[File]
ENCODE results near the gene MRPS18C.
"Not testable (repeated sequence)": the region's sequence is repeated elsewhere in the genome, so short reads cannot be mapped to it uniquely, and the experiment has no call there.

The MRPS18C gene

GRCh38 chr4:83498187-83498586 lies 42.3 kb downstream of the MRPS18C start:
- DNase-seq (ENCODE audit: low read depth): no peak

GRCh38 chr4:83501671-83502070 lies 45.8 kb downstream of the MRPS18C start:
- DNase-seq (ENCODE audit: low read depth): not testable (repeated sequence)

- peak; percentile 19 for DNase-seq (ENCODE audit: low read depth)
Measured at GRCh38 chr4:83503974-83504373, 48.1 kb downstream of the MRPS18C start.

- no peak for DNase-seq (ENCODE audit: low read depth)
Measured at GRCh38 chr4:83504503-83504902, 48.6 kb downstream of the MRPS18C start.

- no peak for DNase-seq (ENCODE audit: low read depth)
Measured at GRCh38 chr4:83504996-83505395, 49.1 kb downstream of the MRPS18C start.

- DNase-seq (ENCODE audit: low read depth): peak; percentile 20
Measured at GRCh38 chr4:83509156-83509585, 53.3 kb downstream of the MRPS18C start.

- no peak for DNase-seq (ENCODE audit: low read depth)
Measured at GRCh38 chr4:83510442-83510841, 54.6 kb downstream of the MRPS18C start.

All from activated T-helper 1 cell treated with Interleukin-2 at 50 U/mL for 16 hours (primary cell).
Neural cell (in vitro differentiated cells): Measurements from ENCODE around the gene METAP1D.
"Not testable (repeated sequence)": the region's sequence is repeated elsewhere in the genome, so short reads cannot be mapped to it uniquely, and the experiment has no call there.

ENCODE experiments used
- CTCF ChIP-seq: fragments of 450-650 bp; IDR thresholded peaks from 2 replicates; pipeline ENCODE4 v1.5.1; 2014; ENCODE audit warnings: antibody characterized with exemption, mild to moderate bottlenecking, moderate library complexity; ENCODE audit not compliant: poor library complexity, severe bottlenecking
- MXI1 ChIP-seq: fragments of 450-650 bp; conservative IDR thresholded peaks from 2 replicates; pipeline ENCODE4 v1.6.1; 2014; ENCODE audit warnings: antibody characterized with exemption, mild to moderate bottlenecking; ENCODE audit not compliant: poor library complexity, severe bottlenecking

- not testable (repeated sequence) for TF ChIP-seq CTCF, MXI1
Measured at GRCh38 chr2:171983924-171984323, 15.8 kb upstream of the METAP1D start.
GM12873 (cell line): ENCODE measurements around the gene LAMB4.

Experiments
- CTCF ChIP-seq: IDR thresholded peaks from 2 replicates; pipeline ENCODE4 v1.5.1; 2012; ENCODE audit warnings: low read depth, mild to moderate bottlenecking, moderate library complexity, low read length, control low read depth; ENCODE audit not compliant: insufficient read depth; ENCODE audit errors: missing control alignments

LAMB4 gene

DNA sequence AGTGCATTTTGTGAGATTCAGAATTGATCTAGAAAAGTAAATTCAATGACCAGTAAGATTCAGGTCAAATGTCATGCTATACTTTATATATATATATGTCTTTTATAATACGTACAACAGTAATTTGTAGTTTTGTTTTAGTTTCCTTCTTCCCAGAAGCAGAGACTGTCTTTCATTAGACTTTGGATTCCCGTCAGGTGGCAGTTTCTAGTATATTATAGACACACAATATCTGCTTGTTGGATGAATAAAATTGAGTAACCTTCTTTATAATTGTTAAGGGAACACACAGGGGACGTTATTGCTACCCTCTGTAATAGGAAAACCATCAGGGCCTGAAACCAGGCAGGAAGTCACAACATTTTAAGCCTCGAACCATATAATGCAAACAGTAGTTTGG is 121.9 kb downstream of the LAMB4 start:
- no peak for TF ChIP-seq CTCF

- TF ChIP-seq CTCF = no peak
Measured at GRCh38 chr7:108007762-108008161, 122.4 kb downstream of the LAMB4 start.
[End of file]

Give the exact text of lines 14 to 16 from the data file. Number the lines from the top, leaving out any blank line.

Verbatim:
- DNase-seq (ENCODE audit: low read depth): peak; percentile 20
Measured at GRCh38 chr4:83509156-83509585, 53.3 kb downstream of the MRPS18C start.

- no peak for DNase-seq (ENCODE audit: low read depth)